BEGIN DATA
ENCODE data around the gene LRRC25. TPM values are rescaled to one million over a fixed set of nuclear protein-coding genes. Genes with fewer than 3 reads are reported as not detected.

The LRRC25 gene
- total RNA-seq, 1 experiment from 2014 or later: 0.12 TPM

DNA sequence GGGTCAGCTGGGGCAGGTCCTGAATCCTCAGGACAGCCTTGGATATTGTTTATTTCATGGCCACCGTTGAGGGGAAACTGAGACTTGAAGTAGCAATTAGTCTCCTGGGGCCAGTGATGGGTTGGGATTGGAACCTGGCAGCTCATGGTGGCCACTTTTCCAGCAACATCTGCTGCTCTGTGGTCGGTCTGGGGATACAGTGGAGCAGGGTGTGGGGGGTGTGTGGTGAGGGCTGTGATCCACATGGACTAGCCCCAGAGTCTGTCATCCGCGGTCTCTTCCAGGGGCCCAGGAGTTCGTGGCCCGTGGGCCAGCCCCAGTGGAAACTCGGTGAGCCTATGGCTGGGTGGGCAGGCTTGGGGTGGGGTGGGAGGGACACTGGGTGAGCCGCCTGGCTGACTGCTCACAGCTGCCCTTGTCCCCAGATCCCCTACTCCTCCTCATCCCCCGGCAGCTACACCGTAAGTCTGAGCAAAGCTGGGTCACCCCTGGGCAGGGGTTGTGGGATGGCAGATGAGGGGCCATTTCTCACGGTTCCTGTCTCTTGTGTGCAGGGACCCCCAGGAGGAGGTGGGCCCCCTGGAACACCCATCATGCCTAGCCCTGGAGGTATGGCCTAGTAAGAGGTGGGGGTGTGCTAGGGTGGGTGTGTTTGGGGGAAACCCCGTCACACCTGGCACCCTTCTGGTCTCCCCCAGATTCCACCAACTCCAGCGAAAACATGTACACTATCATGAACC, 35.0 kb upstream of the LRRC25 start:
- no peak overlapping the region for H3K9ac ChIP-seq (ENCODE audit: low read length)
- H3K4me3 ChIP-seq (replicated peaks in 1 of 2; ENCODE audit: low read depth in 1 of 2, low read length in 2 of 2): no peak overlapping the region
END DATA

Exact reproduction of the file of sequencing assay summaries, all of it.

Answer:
ENCODE data around the gene LRRC25. TPM values are rescaled to one million over a fixed set of nuclear protein-coding genes. Genes with fewer than 3 reads are reported as not detected.

The LRRC25 gene
- total RNA-seq, 1 experiment from 2014 or later: 0.12 TPM

DNA sequence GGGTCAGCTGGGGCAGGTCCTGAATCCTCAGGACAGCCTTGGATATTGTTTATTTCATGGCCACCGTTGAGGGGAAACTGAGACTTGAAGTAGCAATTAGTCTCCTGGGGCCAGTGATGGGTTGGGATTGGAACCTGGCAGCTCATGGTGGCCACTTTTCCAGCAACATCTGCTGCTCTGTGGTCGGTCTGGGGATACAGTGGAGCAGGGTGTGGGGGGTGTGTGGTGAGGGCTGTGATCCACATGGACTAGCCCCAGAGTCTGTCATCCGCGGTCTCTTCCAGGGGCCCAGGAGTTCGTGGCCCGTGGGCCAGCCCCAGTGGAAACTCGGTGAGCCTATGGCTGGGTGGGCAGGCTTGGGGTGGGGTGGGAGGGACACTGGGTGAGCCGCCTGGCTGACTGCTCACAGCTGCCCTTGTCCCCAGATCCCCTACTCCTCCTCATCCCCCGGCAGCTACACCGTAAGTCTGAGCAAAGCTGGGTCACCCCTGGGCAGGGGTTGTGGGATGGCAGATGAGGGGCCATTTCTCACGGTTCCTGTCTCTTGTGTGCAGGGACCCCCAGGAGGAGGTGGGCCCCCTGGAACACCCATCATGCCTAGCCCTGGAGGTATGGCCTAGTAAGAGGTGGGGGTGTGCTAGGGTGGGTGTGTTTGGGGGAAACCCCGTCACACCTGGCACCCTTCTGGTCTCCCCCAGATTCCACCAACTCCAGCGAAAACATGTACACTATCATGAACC, 35.0 kb upstream of the LRRC25 start:
- no peak overlapping the region for H3K9ac ChIP-seq (ENCODE audit: low read length)
- H3K4me3 ChIP-seq (replicated peaks in 1 of 2; ENCODE audit: low read depth in 1 of 2, low read length in 2 of 2): no peak overlapping the region